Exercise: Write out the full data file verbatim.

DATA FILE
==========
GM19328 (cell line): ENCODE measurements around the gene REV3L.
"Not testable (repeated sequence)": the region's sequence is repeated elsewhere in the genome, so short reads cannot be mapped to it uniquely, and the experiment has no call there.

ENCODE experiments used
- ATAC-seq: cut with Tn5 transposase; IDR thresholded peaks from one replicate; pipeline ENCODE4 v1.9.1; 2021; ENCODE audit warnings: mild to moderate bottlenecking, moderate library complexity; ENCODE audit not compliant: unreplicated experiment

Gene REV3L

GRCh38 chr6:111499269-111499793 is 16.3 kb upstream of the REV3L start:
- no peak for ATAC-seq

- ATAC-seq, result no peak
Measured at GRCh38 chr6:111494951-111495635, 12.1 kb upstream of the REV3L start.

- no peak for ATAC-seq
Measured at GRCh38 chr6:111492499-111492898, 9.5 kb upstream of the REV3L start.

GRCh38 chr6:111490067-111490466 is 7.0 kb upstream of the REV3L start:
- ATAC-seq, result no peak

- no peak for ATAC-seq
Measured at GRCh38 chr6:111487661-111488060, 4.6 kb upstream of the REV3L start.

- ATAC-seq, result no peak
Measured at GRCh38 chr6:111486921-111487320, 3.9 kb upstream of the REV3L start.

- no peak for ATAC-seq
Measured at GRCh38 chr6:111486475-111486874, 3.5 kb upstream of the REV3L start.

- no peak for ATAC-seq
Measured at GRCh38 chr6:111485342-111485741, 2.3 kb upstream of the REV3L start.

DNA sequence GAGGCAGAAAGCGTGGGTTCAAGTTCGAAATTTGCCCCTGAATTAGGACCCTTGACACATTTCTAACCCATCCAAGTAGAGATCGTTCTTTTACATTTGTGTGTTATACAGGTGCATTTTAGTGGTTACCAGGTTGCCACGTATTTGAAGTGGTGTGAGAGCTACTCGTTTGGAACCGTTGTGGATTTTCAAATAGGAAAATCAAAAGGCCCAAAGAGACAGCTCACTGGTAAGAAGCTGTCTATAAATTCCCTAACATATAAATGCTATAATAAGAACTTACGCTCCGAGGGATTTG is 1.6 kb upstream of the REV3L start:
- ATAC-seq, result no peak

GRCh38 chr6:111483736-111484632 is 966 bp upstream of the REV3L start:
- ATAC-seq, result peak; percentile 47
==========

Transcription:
GM19328 (cell line): ENCODE measurements around the gene REV3L.
"Not testable (repeated sequence)": the region's sequence is repeated elsewhere in the genome, so short reads cannot be mapped to it uniquely, and the experiment has no call there.

ENCODE experiments used
- ATAC-seq: cut with Tn5 transposase; IDR thresholded peaks from one replicate; pipeline ENCODE4 v1.9.1; 2021; ENCODE audit warnings: mild to moderate bottlenecking, moderate library complexity; ENCODE audit not compliant: unreplicated experiment

Gene REV3L

GRCh38 chr6:111499269-111499793 is 16.3 kb upstream of the REV3L start:
- no peak for ATAC-seq

- ATAC-seq, result no peak
Measured at GRCh38 chr6:111494951-111495635, 12.1 kb upstream of the REV3L start.

- no peak for ATAC-seq
Measured at GRCh38 chr6:111492499-111492898, 9.5 kb upstream of the REV3L start.

GRCh38 chr6:111490067-111490466 is 7.0 kb upstream of the REV3L start:
- ATAC-seq, result no peak

- no peak for ATAC-seq
Measured at GRCh38 chr6:111487661-111488060, 4.6 kb upstream of the REV3L start.

- ATAC-seq, result no peak
Measured at GRCh38 chr6:111486921-111487320, 3.9 kb upstream of the REV3L start.

- no peak for ATAC-seq
Measured at GRCh38 chr6:111486475-111486874, 3.5 kb upstream of the REV3L start.

- no peak for ATAC-seq
Measured at GRCh38 chr6:111485342-111485741, 2.3 kb upstream of the REV3L start.

DNA sequence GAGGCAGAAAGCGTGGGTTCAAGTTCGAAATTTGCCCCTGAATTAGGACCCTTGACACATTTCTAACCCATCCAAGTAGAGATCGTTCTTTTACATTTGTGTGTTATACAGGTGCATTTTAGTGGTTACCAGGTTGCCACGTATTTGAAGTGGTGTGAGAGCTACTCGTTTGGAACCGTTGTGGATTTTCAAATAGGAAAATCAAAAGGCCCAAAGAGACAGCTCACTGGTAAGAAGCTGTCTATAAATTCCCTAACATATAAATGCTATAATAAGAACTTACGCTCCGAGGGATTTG is 1.6 kb upstream of the REV3L start:
- ATAC-seq, result no peak

GRCh38 chr6:111483736-111484632 is 966 bp upstream of the REV3L start:
- ATAC-seq, result peak; percentile 47